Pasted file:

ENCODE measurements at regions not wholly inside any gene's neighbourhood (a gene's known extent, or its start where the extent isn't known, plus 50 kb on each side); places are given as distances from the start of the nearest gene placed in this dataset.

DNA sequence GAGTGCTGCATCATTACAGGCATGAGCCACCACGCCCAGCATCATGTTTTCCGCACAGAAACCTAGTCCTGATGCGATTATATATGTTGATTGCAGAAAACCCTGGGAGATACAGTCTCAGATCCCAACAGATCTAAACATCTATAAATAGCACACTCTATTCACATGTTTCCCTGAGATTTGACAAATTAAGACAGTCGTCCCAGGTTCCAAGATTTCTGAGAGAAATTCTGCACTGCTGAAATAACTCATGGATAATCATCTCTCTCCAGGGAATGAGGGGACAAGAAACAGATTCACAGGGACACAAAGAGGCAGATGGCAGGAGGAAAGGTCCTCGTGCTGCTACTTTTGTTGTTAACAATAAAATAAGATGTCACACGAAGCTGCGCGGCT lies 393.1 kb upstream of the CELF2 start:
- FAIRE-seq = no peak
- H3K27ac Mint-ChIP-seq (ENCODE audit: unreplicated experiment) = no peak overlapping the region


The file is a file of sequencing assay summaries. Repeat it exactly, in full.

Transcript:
ENCODE measurements at regions not wholly inside any gene's neighbourhood (a gene's known extent, or its start where the extent isn't known, plus 50 kb on each side); places are given as distances from the start of the nearest gene placed in this dataset.

DNA sequence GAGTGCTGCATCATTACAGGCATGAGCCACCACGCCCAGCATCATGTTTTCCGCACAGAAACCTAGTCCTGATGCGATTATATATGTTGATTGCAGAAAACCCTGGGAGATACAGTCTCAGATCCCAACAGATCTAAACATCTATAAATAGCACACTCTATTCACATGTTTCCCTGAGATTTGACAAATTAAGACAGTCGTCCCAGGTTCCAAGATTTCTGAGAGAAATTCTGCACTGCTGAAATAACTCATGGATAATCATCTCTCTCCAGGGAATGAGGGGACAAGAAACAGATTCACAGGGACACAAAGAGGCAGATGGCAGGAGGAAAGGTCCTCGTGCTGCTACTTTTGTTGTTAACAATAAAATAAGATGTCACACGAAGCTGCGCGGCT lies 393.1 kb upstream of the CELF2 start:
- FAIRE-seq = no peak
- H3K27ac Mint-ChIP-seq (ENCODE audit: unreplicated experiment) = no peak overlapping the region